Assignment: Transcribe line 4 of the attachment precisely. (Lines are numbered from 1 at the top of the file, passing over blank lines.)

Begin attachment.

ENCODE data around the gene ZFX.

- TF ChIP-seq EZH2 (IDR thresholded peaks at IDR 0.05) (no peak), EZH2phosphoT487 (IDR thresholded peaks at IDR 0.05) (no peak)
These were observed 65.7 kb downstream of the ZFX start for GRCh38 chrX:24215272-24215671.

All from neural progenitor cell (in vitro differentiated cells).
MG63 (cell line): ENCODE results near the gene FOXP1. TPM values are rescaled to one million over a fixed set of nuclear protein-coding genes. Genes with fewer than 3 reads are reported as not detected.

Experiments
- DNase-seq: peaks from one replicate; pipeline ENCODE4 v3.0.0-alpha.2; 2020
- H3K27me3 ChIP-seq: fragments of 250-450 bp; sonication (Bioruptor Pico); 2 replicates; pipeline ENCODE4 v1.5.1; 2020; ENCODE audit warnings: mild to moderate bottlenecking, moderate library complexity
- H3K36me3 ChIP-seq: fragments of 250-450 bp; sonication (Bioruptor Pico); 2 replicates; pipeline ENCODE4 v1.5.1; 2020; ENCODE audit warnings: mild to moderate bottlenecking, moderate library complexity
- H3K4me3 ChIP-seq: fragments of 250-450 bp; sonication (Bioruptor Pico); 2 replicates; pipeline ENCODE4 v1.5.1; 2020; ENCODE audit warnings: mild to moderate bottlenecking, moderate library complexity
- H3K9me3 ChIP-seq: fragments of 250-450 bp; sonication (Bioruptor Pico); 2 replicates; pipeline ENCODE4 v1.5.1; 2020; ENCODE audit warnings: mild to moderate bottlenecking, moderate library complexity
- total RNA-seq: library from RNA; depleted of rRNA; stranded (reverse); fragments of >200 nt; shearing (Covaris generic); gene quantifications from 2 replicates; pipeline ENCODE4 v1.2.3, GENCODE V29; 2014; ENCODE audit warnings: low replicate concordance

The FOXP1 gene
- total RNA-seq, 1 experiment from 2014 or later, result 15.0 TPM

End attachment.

All from neural progenitor cell (in vitro differentiated cells).